I Feed My Family of 5 on $200 a Week—Here’s How

It's tough to stick to a grocery budget right now, but I use a couple strategies to save hundreds of dollars each month

I am the last person who should be writing this article. That was my first thought when I read my editor’s email about this assignment. Over the last year, our family’s grocery budget has ballooned quicker than my kids’ screen-time limits.

Inflation has affected all of us, and grocery bills have skyrocketed as food prices rise. According to the U.S. Department of Agriculture (USDA), the average weekly grocery bill for a family our size is $344.70; that means more than $1,400 each month.

There are times when my weekly grocery bill approaches that number, but for the most part, I’m able to keep it to $200 per week. Here’s how.

Get Reader’s Digest’s Read Up newsletter for grocery tips, humor, cleaning, travel, tech and fun facts all week long.

Make a meal plan

Planning weekly meals and making grocery lists can be incredibly time-consuming. I’m sometimes shocked at how long it takes me to think through each day and what to cook! However, I don’t know a better way to save money at the grocery store than going in with a plan.

Start by making a grocery budget for the month. If you’re not sure where to start, look back at your debit or credit card statements from the last few months to see how much you normally spend. According to the USDA, the average American family spends 10% of its annual income on food.

Once you have a budget, look ahead at your week and think through meals. Note any nights when you’ll be away from home for kids’ activities or meetings. This will impact how much time you have to prep and cook dinner. Once you have your budget and cheap dinner ideas, then it’s time to tackle your grocery list.

To save time and money, I cook a double batch of a dinner recipe three times per week. This allows us to eat leftovers three nights per week. That takes care of six dinners, and on Fridays, we order out.

Shop online

People assume that ordering groceries online is more expensive than going to the store—but it might not be. Ordering our groceries for curbside pickup saves us hundreds of dollars each month.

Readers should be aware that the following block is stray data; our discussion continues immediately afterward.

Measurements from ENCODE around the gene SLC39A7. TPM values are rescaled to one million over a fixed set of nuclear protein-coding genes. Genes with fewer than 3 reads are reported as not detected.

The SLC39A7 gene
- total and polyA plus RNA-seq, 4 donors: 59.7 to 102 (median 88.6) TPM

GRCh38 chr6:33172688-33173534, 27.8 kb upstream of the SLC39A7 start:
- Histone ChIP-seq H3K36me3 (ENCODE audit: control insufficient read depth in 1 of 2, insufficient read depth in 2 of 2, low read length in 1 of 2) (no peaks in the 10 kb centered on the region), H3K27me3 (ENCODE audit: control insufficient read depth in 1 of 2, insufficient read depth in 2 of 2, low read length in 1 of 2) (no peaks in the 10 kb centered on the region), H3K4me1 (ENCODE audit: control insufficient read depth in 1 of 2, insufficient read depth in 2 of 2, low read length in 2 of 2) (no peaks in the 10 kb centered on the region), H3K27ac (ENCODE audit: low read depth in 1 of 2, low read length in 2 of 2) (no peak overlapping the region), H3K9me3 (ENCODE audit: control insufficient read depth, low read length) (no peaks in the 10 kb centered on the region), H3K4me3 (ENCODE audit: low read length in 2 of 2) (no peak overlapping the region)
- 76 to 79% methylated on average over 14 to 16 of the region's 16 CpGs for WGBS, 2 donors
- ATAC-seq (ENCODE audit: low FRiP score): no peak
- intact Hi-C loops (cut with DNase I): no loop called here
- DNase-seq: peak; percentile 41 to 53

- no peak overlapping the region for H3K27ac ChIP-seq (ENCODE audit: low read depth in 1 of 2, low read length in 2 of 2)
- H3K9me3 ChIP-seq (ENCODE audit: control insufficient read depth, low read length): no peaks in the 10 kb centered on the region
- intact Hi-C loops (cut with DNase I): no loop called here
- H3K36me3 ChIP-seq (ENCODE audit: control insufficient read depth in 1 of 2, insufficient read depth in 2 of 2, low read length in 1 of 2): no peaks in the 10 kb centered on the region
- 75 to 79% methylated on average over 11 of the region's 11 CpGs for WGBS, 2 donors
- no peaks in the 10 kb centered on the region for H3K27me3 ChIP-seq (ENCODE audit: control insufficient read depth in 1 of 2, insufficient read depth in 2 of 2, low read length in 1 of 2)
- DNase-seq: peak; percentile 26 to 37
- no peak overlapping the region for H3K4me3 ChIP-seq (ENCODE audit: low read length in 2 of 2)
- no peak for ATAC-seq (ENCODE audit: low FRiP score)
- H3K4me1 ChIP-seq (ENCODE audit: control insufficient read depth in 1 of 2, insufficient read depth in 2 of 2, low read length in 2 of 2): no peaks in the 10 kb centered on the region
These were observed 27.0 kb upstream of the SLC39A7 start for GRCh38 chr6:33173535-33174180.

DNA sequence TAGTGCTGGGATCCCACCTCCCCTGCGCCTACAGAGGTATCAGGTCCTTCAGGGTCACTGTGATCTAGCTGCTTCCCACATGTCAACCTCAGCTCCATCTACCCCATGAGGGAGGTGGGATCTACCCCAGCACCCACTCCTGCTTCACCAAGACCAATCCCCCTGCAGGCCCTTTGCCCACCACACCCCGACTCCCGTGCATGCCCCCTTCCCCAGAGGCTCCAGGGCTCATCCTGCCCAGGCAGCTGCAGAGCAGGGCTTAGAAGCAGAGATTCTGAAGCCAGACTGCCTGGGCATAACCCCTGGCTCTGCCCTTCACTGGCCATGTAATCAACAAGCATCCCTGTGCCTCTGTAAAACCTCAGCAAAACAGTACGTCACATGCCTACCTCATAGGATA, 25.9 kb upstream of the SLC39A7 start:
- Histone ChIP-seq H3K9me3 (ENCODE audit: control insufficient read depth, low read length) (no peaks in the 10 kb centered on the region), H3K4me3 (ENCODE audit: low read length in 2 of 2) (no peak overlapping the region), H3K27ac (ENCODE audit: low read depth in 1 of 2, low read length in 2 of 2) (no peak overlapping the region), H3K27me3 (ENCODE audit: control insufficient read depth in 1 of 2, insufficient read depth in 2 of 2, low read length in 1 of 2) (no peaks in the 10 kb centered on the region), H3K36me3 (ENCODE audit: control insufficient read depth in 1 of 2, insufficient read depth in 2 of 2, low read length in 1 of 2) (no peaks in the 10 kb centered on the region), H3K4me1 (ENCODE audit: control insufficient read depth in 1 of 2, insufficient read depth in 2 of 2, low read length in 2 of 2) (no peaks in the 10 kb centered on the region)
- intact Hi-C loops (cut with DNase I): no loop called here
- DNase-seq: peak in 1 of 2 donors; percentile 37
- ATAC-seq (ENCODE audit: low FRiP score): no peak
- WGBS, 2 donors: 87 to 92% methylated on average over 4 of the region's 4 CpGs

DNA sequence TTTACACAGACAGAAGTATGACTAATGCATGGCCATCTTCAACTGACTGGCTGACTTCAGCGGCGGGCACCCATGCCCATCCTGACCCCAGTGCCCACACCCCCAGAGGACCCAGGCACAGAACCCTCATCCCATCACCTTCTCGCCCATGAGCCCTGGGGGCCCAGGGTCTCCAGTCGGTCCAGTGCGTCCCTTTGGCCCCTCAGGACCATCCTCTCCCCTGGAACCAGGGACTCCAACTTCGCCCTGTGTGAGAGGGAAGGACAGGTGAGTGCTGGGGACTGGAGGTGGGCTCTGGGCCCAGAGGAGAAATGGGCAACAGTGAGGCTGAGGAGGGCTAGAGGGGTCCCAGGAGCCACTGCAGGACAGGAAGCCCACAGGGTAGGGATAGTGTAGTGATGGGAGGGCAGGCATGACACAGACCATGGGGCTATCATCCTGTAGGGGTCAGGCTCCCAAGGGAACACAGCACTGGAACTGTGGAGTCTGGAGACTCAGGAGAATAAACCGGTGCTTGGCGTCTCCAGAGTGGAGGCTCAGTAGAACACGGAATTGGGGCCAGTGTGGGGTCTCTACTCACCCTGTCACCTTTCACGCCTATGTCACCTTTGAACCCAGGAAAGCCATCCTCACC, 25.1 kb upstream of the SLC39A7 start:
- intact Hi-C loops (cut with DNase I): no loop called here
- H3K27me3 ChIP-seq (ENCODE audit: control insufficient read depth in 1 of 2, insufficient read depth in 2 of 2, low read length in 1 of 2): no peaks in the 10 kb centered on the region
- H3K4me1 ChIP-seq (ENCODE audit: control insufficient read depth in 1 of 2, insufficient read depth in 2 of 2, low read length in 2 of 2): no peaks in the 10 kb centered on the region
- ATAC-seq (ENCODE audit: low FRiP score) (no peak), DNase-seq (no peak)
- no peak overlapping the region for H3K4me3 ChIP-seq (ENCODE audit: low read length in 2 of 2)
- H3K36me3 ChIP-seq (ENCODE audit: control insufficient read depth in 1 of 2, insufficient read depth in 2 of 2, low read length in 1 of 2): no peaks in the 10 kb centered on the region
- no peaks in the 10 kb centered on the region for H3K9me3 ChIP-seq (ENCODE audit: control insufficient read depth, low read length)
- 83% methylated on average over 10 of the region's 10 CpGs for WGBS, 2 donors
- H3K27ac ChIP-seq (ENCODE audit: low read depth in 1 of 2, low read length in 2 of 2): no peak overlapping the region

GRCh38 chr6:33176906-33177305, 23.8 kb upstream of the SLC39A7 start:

For me, shopping online is more efficient. I search for each item on my list and don’t get distracted by grocery store tricks. I don’t grab new foods off the shelf because they catch my eye. I stick to what we need and don’t make impulse purchases.

Another reason I love to order my groceries is that it allows me to keep an eye on the total bill. As I add items to my cart, I watch our bill go up and make adjustments to keep us under budget.

The cheapest option I’ve found is ordering groceries at Aldi for curbside pickup through Instacart, a grocery shopping app. There are countless reasons why Aldi is so cheap, and I’m a devoted fan!

Shop your kitchen

When my kids complain that there’s nothing to eat, there are still cans in the pantry and leftovers in the fridge. Once I noticed how much food goes unused in our pantry and freezer, I started checking those supplies before meal planning for the week. No longer do boxes of pasta and cans of soup languish for months. If I have perfectly good food in the house, I build a meal around it.

Healthy staples like oats, brown rice, beans and whole wheat pasta make great bases for cheap, hearty meals. Here are some ideas to get you started:

Decide what matters

When it comes to how you feed yourself and your family, there is no right or wrong. Each of us is trying our best, but sometimes there are too many goals to keep up with. It’s not always possible to make new, healthy, gourmet meals that your kids will happily eat while you stay under budget!

For our family, variety is not a priority—at least not right now. This is a season of life when I don’t mind eating the same meals each month. I know what everyone eats and which meals are quick to prepare on weeknights. If I can find cheap ways to cook these meals, then that’s what I’ll stick with. Fortunately, there are always new Aldi finds to spice up our dinner rotation.

Take some time to think about what’s important to you right now. Research grocery shopping tips and see if they help with your budget, then adjust as needed. Remember: You’re doing great.

Sources:

Taste of Home
Originally Published on Taste of Home

Carrie Madormo
Carrie Madormo is a business and wellness writer for internationally recognized publications, and her writing has been featured in Working Mother, USA Today and the Huffington Post. As a former nurse, Carrie loves to translate complex health studies into engaging content, and she's passionate about empowering readers to live their best lives by taking control of their health.